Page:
The Maine Physical Sciences Partnership (PSP) invites applications from undergraduates in Maine to participate in a seven-week paid assistantship on the University of Maine campus during the summer of 2013. The program offers an opportunity to gain education research experience working with UMaine researchers and to work with K-12 teachers preparing inquiry-oriented science curricula for the upcoming school year. Please click here for more information.
The Maine Physical Sciences Partnership project is pleased to invite faculty to apply for incentive grants for the purpose of integrating student-centered, research-supported teaching practices into University of Maine STEM courses. The grant guidelines are found in PSP Course Proposals (PDF) and PSP Course Proposals (DOC) formats. The deadline for the current round of proposals is March 18, 2013. Instructions for submitting a proposal are found in the attached grant guidelines.
The Maine Learning Assistant Program offers paid positions for undergraduates to work closely with faculty and to assist them in trying out innovative instructional strategies in college courses. Undergraduates also receive the chance to explore their level of interest in a science or math teaching career. Please click here for more information.
We offer periodic workshops for graduate students about a variety of teaching- and learning-related issues. These 2-hour workshops address topics such as assessing student learning, incorporating active learning strategies into your classes, and handling a range of issues you may encounter while being a TA. Please contact Medea Steinman (firstname.lastname@example.org) for more information.
Next workshop for Spring 2013:
Wednesday, March 27th, 3-5pm, Arthur St. John Hill Auditorium (165 Barrows Hall):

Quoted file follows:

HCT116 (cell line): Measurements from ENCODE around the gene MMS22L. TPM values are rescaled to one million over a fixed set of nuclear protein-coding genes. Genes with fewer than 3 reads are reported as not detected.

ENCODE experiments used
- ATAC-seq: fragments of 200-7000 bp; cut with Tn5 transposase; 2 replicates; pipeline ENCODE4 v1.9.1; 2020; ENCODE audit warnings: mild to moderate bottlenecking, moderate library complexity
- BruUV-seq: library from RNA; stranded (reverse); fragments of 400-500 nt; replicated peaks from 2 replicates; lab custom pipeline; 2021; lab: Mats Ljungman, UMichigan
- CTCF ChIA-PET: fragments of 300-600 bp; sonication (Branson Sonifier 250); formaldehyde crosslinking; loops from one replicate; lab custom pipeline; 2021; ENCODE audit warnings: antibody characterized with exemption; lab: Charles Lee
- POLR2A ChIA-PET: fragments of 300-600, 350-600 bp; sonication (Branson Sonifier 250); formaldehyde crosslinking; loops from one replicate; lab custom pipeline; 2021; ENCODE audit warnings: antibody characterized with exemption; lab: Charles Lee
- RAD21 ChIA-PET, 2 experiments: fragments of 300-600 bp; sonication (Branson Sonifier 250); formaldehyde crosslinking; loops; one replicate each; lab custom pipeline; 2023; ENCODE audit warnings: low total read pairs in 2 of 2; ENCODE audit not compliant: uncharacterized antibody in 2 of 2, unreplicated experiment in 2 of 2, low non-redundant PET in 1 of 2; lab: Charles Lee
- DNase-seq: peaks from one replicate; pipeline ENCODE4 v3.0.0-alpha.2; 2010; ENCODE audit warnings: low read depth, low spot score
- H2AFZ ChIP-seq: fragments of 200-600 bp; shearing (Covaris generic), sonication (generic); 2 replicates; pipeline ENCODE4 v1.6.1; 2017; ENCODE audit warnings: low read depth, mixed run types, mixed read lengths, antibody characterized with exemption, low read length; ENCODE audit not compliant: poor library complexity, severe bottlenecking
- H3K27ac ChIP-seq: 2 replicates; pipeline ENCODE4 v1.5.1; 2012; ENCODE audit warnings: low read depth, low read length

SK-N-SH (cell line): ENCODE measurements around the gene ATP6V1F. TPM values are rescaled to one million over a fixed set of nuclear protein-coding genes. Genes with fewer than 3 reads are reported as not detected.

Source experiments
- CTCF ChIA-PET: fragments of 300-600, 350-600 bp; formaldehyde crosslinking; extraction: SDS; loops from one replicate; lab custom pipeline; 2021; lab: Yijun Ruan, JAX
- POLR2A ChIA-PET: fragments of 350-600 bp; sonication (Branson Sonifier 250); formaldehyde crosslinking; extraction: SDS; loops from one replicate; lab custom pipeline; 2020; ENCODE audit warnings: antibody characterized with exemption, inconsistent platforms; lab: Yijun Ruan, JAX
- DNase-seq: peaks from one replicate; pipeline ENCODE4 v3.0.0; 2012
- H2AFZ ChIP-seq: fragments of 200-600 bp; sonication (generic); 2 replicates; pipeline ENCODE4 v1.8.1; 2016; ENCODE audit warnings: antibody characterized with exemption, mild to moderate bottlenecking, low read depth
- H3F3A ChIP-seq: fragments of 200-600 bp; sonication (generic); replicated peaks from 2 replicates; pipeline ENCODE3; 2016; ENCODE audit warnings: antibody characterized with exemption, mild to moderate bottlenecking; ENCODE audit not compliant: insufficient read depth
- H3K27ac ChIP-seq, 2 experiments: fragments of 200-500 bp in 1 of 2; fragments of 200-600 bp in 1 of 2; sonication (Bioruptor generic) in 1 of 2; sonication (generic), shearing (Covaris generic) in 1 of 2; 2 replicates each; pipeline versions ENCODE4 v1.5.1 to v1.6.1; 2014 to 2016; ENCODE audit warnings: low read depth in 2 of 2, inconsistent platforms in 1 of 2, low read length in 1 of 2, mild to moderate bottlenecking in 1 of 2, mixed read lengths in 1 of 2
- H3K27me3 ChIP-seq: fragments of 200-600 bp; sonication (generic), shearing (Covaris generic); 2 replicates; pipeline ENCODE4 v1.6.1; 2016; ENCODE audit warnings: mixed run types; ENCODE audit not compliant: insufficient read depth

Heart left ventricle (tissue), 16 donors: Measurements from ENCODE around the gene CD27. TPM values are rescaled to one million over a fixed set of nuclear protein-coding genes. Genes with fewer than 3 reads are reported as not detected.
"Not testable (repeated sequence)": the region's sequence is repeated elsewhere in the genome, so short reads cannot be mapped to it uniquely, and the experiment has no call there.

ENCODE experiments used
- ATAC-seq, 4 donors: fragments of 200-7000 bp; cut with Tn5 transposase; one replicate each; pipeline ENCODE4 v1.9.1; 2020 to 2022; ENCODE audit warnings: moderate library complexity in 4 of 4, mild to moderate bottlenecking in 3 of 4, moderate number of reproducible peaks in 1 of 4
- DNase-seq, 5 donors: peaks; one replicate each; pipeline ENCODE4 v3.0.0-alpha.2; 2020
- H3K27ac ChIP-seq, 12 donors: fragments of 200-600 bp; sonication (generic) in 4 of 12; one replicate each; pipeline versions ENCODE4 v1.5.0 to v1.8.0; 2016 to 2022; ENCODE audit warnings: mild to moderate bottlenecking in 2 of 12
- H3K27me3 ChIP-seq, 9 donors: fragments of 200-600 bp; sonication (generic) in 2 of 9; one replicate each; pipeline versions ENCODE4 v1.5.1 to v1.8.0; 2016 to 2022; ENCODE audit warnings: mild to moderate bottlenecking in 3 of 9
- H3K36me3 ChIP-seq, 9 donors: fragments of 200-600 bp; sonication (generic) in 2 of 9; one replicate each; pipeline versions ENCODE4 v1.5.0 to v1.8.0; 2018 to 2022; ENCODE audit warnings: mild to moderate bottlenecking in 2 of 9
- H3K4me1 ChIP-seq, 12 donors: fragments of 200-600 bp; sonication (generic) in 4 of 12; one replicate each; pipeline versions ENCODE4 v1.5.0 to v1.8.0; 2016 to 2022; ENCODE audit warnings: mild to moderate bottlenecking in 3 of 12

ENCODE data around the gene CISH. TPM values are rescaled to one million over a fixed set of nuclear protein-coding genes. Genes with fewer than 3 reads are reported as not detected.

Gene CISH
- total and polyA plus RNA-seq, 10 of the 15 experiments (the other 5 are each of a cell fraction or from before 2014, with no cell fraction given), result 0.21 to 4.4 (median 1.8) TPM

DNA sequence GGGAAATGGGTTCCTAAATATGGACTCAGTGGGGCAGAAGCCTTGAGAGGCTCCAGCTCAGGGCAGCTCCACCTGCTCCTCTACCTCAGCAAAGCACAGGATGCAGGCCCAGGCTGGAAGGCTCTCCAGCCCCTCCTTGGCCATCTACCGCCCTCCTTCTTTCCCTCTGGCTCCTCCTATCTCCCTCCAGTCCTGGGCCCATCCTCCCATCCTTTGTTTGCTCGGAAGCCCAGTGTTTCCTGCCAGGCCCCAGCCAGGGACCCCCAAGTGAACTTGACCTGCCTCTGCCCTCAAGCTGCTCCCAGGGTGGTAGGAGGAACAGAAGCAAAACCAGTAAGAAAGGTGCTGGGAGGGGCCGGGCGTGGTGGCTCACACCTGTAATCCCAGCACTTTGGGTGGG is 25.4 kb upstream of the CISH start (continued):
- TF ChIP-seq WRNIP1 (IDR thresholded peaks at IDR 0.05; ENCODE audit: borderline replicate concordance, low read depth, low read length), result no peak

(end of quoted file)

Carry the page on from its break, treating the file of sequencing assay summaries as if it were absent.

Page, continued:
What Can We Learn From Student Feedback? - As instructors, we receive feedback from our students in a variety of ways. In this workshop, we will discuss the kinds of feedback that is possible to get from students’ written surveys (e.g., end-of-semester evaluation forms). Participants will have opportunities to become familiar with the ways undergraduates may respond to requests for feedback. In addition, participants will learn about reading and responding to student feedback and consider the circumstances when students’ criticisms might prompt instructors to change their teaching. We will also discuss what distinguishes an instructional approach that is ineffective from one that is unfamiliar or challenging for students.
SAVE the DATES! Our last workshop for the semester will be held on:
Thursday, April 25th, 3-5pm, Arthur St. John Hill Auditorium (165 Barrows Hall)
Previous 2012-2013 Workshops
Helping Students Learn in Small Groups - In this workshop, we talked about goals for collaborative group work, examined a case study from a class taught using groups, and discussed strategies for addressing common difficulties that arise as well as ways to maximize the benefits of this approach for all students. Natasha Speer, John Thompson; February 14, 2013, 3-5pm, Arthur St. John Hill Auditorium (165 Barrows Hall)